A black as tar comedy charting the dissolution of a commune for sober living in 90’s suburban New Jersey.
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Nathan Silver’s Stinking Heaven is set in a sober living house in New Jersey, 1990. Jim (Keith Poulson) and Lucy (Deragh Campbell) run the house, which holds a screwy group of recovering addicts. They function as an atypical family, and get along more or less as well as most typical ones. A new housemate, Ann (Hannah Goldson) arrives, who is the ex of Betty (Eleonore Hendricks), who is now married to Fred (Henri Douvry), who is there with his daughter, Courtney (Tallie Medel). There are many more housemates of varying personalities, and though the volatile but caring unit functions, it is abruptly disrupted with Ann’s intrusion. Suddenly some are relapsing, lives are crumbling, their delicate world within the world is ending.
What’s funny about addiction? A lot apparently, like watching a group therapy exercise where members reenact their worst memories in front of their housemates—a handheld camcorder documents these amateur acting sessions. Silver’s dark humor is passively mean spirited, but it avoids the celebrated prickliness of more overt provocateurs like Solondz or Von Trier. Silver is sending out much more indie vibes, the humor snappy but without too much bite, mumbled in offbeat dialogue. Still we feel for these characters, and it is either because Silver ultimately treats them with respect, or because we just can’t stand watching these struggling people continue to suffer. This is something Silver shares with Solondz, but the lo-fi, home movie vérité style actually falls more inline with Harmony Korine. In fact, Stinking Heaven as a whole shares more than one quality with Korine’s Julien donkey boy. But this cast has no Werner Herzog or Chloe Sevigny to add a layer of celebrity infused self-awareness to the madness.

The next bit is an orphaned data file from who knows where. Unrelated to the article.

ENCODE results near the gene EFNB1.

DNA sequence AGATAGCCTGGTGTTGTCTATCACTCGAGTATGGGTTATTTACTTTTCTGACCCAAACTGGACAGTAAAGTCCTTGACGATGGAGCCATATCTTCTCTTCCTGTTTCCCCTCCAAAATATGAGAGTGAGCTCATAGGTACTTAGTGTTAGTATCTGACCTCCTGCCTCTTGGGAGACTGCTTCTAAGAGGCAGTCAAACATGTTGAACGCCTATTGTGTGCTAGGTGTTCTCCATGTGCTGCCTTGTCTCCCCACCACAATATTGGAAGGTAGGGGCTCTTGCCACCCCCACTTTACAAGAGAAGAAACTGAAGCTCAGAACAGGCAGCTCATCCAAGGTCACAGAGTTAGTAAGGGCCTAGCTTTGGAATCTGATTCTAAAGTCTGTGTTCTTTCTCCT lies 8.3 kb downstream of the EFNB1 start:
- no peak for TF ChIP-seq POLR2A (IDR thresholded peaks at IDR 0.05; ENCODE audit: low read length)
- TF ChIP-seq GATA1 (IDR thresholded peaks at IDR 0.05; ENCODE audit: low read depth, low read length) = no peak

Perhaps the better-known players are Keith Poulson, who plays the pathetic and desperate house overlord, Jim, or Hannah Goldson, who plays the cataclysmic Ann. But Goldson and Poulson are forcing it a bit more than some of their co-stars, little known actors like Henri Douvry, who is simply a whirlwind as Fred, or Deragh Campbell (a co-writer on the script) as the unhinged Lucy. These performances are not only what makes Stinking Heaven so much more urgent and impactful, they are in tune with the guerrilla spirit, the freedom from Hollywood storytelling and polished factory made cinema. Silver is a master of the micro-budget. He embraces all the DIY zaniness in part founded by the Dogme 95 movement (whih churned out gems like Vittenberg’s The Celebration and Von Trier’s The Idiots).And Silver’s commitment to those edicts is partly why Douvry’s performance is something a DiCaprio or a Pacino could never duplicate. Even Herzog in Julien donkey boy is too big time, too aware of his surroundings, too much of a lo-fi fanboy to totally lose himself to the atmosphere.
Stinking Heaven captivated me because of its dedication to this certain kind of cinematic realism—it’s a divine grittiness. But Silver’s obsession with his set up, with the idea that love does not “transcend,” as a group singing therapy session has the housemates repeating like some droning chant, is at the heart of all his work. Silver seems to be wildly against this notion of love being the elixir to life’s myriad obstacles, and goes as far to pit love against more destructive forces like addiction, or teen pregnancy (Uncertain Terms), or mental instability (Soft in the Head). In fact, he even goes as a far as to look at love’s destructive nature and how it can drive us to be our worst selves. Whatever Silver is trying to get as is clearly unfinished business—it’s why we can look forward annually to him reopening this can of worms. Lucky for us, as the movies are not only getting better, they’re easier to dissect; the familiarity is comforting even if the aim is to elicit discomfort.
- Acting - 8/108/10
- Cinematography - 7/107/10
- Plot/Screenplay - 7/107/10
- Setting/Theme - 7/107/10
- Buyability - 7/107/10
- Recyclability - 7/107/10